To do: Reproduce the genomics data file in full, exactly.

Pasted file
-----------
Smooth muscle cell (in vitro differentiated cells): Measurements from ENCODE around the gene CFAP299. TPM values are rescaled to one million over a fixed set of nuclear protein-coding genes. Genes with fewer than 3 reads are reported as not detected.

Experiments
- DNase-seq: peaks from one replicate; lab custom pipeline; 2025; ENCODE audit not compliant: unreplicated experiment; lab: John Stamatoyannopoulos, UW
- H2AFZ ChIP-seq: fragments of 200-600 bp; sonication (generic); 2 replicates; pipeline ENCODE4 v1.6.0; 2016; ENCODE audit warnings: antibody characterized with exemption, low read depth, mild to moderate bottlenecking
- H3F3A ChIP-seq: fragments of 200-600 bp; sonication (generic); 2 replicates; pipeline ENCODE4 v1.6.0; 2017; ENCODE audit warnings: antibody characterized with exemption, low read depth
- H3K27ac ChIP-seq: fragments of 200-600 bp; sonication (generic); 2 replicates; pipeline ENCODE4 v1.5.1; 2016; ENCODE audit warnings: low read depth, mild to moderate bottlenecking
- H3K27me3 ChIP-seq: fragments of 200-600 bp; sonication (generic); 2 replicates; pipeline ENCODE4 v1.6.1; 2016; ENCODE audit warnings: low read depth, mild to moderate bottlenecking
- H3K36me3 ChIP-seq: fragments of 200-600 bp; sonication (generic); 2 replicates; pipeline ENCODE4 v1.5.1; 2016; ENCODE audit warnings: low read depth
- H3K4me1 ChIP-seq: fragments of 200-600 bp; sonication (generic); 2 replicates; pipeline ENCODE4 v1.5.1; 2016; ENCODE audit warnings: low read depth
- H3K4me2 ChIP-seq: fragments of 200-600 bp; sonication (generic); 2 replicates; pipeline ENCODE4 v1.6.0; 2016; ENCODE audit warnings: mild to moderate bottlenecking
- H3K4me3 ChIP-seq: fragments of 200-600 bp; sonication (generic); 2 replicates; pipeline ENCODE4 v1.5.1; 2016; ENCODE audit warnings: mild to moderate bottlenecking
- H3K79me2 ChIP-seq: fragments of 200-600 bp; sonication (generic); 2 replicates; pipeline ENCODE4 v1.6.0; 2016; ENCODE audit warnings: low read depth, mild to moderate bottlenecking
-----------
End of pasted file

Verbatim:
Smooth muscle cell (in vitro differentiated cells): Measurements from ENCODE around the gene CFAP299. TPM values are rescaled to one million over a fixed set of nuclear protein-coding genes. Genes with fewer than 3 reads are reported as not detected.

Experiments
- DNase-seq: peaks from one replicate; lab custom pipeline; 2025; ENCODE audit not compliant: unreplicated experiment; lab: John Stamatoyannopoulos, UW
- H2AFZ ChIP-seq: fragments of 200-600 bp; sonication (generic); 2 replicates; pipeline ENCODE4 v1.6.0; 2016; ENCODE audit warnings: antibody characterized with exemption, low read depth, mild to moderate bottlenecking
- H3F3A ChIP-seq: fragments of 200-600 bp; sonication (generic); 2 replicates; pipeline ENCODE4 v1.6.0; 2017; ENCODE audit warnings: antibody characterized with exemption, low read depth
- H3K27ac ChIP-seq: fragments of 200-600 bp; sonication (generic); 2 replicates; pipeline ENCODE4 v1.5.1; 2016; ENCODE audit warnings: low read depth, mild to moderate bottlenecking
- H3K27me3 ChIP-seq: fragments of 200-600 bp; sonication (generic); 2 replicates; pipeline ENCODE4 v1.6.1; 2016; ENCODE audit warnings: low read depth, mild to moderate bottlenecking
- H3K36me3 ChIP-seq: fragments of 200-600 bp; sonication (generic); 2 replicates; pipeline ENCODE4 v1.5.1; 2016; ENCODE audit warnings: low read depth
- H3K4me1 ChIP-seq: fragments of 200-600 bp; sonication (generic); 2 replicates; pipeline ENCODE4 v1.5.1; 2016; ENCODE audit warnings: low read depth
- H3K4me2 ChIP-seq: fragments of 200-600 bp; sonication (generic); 2 replicates; pipeline ENCODE4 v1.6.0; 2016; ENCODE audit warnings: mild to moderate bottlenecking
- H3K4me3 ChIP-seq: fragments of 200-600 bp; sonication (generic); 2 replicates; pipeline ENCODE4 v1.5.1; 2016; ENCODE audit warnings: mild to moderate bottlenecking
- H3K79me2 ChIP-seq: fragments of 200-600 bp; sonication (generic); 2 replicates; pipeline ENCODE4 v1.6.0; 2016; ENCODE audit warnings: low read depth, mild to moderate bottlenecking